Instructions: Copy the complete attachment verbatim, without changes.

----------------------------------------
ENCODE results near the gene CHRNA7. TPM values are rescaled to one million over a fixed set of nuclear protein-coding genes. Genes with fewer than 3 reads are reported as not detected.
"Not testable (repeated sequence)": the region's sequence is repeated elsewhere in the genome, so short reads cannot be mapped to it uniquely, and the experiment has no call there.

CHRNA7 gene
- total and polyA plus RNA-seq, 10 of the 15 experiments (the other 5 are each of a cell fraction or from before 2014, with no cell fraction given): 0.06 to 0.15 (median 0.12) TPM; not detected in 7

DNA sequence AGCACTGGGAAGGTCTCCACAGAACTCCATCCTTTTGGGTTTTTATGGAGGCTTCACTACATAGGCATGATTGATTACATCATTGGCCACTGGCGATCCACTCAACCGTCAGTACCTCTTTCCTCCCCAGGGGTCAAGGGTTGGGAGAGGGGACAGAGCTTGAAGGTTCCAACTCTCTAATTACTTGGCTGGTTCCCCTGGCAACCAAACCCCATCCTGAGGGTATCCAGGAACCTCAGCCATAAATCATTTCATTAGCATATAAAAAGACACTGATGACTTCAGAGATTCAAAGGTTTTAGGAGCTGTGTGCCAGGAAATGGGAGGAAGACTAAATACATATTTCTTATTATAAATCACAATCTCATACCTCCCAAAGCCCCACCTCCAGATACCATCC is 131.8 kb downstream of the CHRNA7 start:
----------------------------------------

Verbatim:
ENCODE results near the gene CHRNA7. TPM values are rescaled to one million over a fixed set of nuclear protein-coding genes. Genes with fewer than 3 reads are reported as not detected.
"Not testable (repeated sequence)": the region's sequence is repeated elsewhere in the genome, so short reads cannot be mapped to it uniquely, and the experiment has no call there.

CHRNA7 gene
- total and polyA plus RNA-seq, 10 of the 15 experiments (the other 5 are each of a cell fraction or from before 2014, with no cell fraction given): 0.06 to 0.15 (median 0.12) TPM; not detected in 7

DNA sequence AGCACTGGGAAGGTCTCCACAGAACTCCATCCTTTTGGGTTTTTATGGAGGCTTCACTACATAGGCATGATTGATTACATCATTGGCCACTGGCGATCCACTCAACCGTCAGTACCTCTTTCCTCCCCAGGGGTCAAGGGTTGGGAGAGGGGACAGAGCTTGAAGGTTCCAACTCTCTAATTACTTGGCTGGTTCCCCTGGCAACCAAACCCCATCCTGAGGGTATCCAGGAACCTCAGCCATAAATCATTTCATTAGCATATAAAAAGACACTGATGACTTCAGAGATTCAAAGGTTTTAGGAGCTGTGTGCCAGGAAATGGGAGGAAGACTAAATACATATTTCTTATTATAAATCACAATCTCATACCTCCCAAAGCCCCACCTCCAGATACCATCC is 131.8 kb downstream of the CHRNA7 start: